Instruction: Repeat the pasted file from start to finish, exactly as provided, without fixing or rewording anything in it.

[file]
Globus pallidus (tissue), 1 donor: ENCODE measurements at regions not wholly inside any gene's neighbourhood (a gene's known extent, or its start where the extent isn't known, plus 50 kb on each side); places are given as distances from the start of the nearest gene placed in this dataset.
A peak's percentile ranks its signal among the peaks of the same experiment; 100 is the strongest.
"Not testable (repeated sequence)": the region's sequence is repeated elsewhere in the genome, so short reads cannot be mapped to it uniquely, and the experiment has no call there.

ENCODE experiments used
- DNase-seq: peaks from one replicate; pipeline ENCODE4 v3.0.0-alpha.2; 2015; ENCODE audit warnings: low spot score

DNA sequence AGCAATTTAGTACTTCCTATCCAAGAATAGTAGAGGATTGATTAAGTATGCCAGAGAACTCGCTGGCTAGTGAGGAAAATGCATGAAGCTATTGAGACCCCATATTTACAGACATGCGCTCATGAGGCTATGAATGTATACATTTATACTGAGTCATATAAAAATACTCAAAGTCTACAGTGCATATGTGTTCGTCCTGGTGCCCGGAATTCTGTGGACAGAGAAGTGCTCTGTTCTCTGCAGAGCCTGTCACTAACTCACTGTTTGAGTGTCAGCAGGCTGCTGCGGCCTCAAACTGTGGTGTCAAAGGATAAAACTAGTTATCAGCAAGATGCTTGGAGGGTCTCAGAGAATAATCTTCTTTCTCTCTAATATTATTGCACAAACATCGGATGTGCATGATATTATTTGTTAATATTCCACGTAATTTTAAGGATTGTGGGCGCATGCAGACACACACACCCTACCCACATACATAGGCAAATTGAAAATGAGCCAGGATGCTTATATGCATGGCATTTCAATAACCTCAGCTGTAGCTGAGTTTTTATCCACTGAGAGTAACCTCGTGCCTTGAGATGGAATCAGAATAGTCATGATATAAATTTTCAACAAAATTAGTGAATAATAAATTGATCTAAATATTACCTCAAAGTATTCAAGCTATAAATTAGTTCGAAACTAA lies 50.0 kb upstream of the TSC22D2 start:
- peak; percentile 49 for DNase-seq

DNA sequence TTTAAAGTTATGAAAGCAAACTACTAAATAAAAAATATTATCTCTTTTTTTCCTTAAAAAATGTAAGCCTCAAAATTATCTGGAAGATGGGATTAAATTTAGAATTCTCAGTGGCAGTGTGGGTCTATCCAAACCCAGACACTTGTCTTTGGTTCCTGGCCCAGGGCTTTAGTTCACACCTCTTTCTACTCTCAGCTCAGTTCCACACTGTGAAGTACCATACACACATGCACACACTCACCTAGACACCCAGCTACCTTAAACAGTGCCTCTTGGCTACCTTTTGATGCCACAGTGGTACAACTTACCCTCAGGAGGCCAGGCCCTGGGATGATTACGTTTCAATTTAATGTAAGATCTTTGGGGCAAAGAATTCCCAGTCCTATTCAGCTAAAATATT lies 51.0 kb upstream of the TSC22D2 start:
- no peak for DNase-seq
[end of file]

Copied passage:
Globus pallidus (tissue), 1 donor: ENCODE measurements at regions not wholly inside any gene's neighbourhood (a gene's known extent, or its start where the extent isn't known, plus 50 kb on each side); places are given as distances from the start of the nearest gene placed in this dataset.
A peak's percentile ranks its signal among the peaks of the same experiment; 100 is the strongest.
"Not testable (repeated sequence)": the region's sequence is repeated elsewhere in the genome, so short reads cannot be mapped to it uniquely, and the experiment has no call there.

ENCODE experiments used
- DNase-seq: peaks from one replicate; pipeline ENCODE4 v3.0.0-alpha.2; 2015; ENCODE audit warnings: low spot score

DNA sequence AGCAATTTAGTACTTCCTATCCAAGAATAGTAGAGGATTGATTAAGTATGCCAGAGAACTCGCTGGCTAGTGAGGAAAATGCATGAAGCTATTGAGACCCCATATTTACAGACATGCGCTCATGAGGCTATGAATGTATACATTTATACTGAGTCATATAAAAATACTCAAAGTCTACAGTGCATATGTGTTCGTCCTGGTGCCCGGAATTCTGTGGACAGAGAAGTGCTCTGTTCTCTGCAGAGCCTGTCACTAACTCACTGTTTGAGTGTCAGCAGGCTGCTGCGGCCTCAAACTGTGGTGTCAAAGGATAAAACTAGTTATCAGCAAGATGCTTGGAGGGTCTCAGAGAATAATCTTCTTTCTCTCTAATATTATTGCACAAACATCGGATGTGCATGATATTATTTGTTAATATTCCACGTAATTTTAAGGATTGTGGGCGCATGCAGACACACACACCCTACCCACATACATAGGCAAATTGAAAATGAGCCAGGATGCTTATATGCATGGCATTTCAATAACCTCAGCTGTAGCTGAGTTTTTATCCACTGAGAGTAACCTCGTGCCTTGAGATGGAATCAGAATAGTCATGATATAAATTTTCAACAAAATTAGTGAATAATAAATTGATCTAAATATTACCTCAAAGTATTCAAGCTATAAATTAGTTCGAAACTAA lies 50.0 kb upstream of the TSC22D2 start:
- peak; percentile 49 for DNase-seq

DNA sequence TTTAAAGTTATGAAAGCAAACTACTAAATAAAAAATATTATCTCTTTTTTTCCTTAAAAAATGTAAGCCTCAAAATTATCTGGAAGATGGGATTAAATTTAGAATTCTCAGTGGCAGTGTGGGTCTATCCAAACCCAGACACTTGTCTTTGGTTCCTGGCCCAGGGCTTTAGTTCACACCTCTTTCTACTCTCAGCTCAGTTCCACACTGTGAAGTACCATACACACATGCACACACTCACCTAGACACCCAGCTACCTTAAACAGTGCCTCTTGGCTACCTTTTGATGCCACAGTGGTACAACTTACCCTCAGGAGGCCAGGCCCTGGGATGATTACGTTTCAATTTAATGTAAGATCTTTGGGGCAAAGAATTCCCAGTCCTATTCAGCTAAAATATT lies 51.0 kb upstream of the TSC22D2 start:
- no peak for DNase-seq